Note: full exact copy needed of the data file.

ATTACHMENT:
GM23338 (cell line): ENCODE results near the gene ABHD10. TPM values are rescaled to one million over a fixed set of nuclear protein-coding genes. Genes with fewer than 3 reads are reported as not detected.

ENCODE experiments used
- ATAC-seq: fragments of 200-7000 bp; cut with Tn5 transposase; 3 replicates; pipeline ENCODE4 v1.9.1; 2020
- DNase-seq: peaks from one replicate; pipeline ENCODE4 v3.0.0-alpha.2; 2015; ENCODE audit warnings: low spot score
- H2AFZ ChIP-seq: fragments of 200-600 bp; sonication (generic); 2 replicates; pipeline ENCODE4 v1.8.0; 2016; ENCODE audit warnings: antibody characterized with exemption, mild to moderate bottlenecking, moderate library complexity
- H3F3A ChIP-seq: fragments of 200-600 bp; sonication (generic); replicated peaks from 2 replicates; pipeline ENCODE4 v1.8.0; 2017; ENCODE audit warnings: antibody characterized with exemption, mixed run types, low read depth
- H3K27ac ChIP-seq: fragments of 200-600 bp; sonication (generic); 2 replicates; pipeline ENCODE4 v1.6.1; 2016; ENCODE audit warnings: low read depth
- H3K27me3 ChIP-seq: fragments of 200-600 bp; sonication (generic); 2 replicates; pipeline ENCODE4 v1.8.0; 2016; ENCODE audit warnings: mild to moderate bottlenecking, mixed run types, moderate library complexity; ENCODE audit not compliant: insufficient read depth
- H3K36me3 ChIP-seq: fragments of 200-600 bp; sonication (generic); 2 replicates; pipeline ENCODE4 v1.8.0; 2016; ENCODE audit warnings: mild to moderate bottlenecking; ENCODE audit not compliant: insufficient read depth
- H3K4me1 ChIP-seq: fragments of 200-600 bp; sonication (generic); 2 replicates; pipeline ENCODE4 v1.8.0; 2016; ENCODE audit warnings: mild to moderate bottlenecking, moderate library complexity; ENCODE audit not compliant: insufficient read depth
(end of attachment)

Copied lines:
GM23338 (cell line): ENCODE results near the gene ABHD10. TPM values are rescaled to one million over a fixed set of nuclear protein-coding genes. Genes with fewer than 3 reads are reported as not detected.

ENCODE experiments used
- ATAC-seq: fragments of 200-7000 bp; cut with Tn5 transposase; 3 replicates; pipeline ENCODE4 v1.9.1; 2020
- DNase-seq: peaks from one replicate; pipeline ENCODE4 v3.0.0-alpha.2; 2015; ENCODE audit warnings: low spot score
- H2AFZ ChIP-seq: fragments of 200-600 bp; sonication (generic); 2 replicates; pipeline ENCODE4 v1.8.0; 2016; ENCODE audit warnings: antibody characterized with exemption, mild to moderate bottlenecking, moderate library complexity
- H3F3A ChIP-seq: fragments of 200-600 bp; sonication (generic); replicated peaks from 2 replicates; pipeline ENCODE4 v1.8.0; 2017; ENCODE audit warnings: antibody characterized with exemption, mixed run types, low read depth
- H3K27ac ChIP-seq: fragments of 200-600 bp; sonication (generic); 2 replicates; pipeline ENCODE4 v1.6.1; 2016; ENCODE audit warnings: low read depth
- H3K27me3 ChIP-seq: fragments of 200-600 bp; sonication (generic); 2 replicates; pipeline ENCODE4 v1.8.0; 2016; ENCODE audit warnings: mild to moderate bottlenecking, mixed run types, moderate library complexity; ENCODE audit not compliant: insufficient read depth
- H3K36me3 ChIP-seq: fragments of 200-600 bp; sonication (generic); 2 replicates; pipeline ENCODE4 v1.8.0; 2016; ENCODE audit warnings: mild to moderate bottlenecking; ENCODE audit not compliant: insufficient read depth
- H3K4me1 ChIP-seq: fragments of 200-600 bp; sonication (generic); 2 replicates; pipeline ENCODE4 v1.8.0; 2016; ENCODE audit warnings: mild to moderate bottlenecking, moderate library complexity; ENCODE audit not compliant: insufficient read depth